#18 Comment By Siarlys Jenkins On August 28, 2013 @ 1:56 pm

If all religions are true, then none are. Then again, you get to claim that you’re more religious than the Pope and the Dalai Lama. How fun for you! — RD

This is a shabby tautology, and Church Lady has highlighted one of the reasons why. ALL religions, since they do conflict in their teachings, cannot be 100 PERCENT true. But, it does not follow that all or most religions therefore must be 100 percent FALSE. They could all be 80 percent true, or some could be 70 percent true and others only 50 percent true or 30 percent true.

For example, I challenge any Christian or Jew to deny that “There is no God but The God.” If we argue about whether God has distinct personalities, and whether He might have had a Son, we begin to differ, with Jews and Muslims taking one side, Christians (lower case unitarians excepted) on the other. So much for “Judeo-Christian” teachings.

Ultimately, I distrust the notion that any body of religious teaching is perfectly true, without in the least discarding that there is a God who created all that is, seen and unseen, or that there is a teleological Truth to the universe, which does not depend on my will or any other human being’s perceptions. I just don’t accept that any given religious authority has a perfect grasp on what that Truth is.

#19 Comment By Church Lady On August 28, 2013 @ 3:56 pm


Insofar as you believe that is how marriage/divorce should work within your sacramental community, I think it is fine for your Church to try to impose it on its membership. But in that most people are not believers in that particular ethic on divorce, it would be wrong to impose it by law on everyone. Even most people who actually support your views would probably disagree with your attempt to give it the force of law.

#20 Comment By Roger II On August 28, 2013 @ 5:50 pm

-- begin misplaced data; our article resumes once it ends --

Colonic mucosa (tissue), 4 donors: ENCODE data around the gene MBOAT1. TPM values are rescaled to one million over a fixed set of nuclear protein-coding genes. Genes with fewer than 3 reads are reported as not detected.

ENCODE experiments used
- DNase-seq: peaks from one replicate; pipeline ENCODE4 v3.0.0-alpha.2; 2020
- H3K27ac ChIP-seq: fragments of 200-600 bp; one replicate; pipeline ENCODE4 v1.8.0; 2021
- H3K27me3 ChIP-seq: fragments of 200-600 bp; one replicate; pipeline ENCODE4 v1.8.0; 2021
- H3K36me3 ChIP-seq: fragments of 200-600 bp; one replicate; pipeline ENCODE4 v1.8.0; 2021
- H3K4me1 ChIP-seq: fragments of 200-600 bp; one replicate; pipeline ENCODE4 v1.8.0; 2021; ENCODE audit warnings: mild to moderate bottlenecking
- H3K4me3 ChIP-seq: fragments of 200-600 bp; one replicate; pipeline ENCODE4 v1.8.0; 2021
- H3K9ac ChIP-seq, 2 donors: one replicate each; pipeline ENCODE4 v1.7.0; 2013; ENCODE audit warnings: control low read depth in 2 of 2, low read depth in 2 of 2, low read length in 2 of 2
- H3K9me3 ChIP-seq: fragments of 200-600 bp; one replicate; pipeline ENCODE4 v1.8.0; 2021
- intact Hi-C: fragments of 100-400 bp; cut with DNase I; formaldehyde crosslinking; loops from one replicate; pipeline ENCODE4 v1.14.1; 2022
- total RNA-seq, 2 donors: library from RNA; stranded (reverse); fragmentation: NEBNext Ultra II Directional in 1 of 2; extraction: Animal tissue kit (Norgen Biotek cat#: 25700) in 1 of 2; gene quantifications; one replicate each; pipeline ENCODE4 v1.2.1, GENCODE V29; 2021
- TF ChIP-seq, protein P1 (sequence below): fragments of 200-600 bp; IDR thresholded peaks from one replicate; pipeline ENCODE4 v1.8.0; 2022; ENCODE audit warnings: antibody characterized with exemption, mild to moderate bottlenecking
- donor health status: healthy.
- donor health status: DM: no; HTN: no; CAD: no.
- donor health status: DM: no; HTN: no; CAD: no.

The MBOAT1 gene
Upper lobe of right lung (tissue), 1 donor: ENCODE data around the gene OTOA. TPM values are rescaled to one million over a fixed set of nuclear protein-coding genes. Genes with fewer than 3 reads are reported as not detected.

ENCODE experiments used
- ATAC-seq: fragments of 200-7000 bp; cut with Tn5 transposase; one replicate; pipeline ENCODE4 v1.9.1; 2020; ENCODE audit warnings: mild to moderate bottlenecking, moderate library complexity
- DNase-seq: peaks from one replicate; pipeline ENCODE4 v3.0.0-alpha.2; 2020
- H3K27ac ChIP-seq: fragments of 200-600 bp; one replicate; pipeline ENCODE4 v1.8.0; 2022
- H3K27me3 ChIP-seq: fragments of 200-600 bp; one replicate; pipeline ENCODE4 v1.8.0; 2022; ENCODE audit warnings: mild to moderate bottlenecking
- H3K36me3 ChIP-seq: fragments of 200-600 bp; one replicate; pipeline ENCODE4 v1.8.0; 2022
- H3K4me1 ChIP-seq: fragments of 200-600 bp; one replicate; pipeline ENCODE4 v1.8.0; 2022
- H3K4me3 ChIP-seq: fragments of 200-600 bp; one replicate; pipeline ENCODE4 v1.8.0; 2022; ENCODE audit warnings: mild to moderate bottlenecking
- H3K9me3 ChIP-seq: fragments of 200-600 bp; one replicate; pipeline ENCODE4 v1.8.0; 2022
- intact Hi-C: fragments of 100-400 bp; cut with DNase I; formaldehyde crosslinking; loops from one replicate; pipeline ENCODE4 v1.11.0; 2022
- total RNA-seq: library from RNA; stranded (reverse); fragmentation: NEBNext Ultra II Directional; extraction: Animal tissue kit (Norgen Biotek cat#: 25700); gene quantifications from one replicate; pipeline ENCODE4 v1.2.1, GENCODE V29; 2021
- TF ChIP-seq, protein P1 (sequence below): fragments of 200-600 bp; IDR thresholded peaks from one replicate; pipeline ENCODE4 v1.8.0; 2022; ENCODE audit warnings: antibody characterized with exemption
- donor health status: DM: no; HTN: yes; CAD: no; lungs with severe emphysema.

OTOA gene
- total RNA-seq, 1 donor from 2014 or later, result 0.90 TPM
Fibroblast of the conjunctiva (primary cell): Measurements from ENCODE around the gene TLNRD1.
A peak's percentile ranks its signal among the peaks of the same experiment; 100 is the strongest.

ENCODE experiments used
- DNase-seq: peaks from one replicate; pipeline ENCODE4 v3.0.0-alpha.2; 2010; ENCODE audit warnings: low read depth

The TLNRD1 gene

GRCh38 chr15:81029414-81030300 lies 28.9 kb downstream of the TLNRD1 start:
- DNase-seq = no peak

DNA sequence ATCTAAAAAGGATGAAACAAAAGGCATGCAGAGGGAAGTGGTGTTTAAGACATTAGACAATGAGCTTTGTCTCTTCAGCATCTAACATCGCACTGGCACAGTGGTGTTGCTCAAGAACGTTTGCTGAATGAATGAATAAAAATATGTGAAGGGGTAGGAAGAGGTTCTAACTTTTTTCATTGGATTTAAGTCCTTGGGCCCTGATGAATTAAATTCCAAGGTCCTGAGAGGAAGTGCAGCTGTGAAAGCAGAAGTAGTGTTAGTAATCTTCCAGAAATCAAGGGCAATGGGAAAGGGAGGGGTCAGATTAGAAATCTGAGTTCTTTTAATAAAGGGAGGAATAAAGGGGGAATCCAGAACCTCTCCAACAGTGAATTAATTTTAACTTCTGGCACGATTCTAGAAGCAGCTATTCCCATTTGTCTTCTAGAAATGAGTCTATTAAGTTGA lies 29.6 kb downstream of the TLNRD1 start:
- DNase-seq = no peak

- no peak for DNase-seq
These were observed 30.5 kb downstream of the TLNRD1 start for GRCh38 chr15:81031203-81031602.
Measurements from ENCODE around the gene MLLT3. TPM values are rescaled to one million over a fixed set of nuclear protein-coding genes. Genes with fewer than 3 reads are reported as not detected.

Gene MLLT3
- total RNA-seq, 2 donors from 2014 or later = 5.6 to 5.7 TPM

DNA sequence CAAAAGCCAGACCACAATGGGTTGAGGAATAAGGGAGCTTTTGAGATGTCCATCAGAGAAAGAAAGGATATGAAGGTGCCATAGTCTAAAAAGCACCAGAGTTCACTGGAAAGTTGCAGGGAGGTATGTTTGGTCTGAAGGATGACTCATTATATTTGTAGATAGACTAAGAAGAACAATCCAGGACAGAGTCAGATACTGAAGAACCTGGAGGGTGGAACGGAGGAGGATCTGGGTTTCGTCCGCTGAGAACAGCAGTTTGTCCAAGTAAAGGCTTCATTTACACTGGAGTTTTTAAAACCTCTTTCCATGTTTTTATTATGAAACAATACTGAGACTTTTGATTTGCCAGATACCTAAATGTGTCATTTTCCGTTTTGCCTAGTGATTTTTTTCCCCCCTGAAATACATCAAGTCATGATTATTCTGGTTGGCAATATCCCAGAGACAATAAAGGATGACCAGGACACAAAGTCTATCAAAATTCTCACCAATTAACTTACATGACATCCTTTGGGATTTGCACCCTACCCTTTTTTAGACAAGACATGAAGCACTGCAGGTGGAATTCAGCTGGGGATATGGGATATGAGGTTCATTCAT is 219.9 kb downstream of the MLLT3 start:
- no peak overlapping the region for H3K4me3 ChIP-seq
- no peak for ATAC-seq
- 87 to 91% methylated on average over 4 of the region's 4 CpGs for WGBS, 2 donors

I would support restrictions on divorce of the type Erin describes. I don’t think mine restrictions would be quite as draconian, but I see no reason why the law can’t limit the availability of divorce, particularly when children are involved. I wouldn’t be as restrictive as Erin if no children have been born, but I think more people would accept these types of restrictions than Church Lady gives credit for.

#21 Comment By Church Lady On August 28, 2013 @ 6:55 pm

Even if one restricts divorce in this manner, I’m not sure how one can require the couple to continue living together, whether or not children are involved. All it would do is slow down the legal process, it wouldn’t change the reality of how people live.

#22 Comment By Siarlys Jenkins On August 28, 2013 @ 7:40 pm

On the one hand, I sympathize with the idea that availability of divorce should be limited, in deference to the notion that marriage is a long term contract, even, if the words are used in the marriage vows, “till death do us part.”

On the other hand, there is something fundamentally indecent about REQUIRING someone to share the home, much less the bed, of a spouse they do not love, and may even fear, abhor, or despise, or who despises them. Consider the theme from 19th century novels, “the law is on his side, and I live in daily fear that he may force me to come and live with him.”

Ideally, we would find a way to make divorce a serious step, not one to be taken frivolously on the ground that “I just don’t feel thrilled about you today like I did last week,” or “we argued about something, I want a divorce.” We would find a way to work that message backward to the point of entering into marriage, hey, pay attention people, take time to be sure this is right, because you can’t just back out the first time the going gets rough.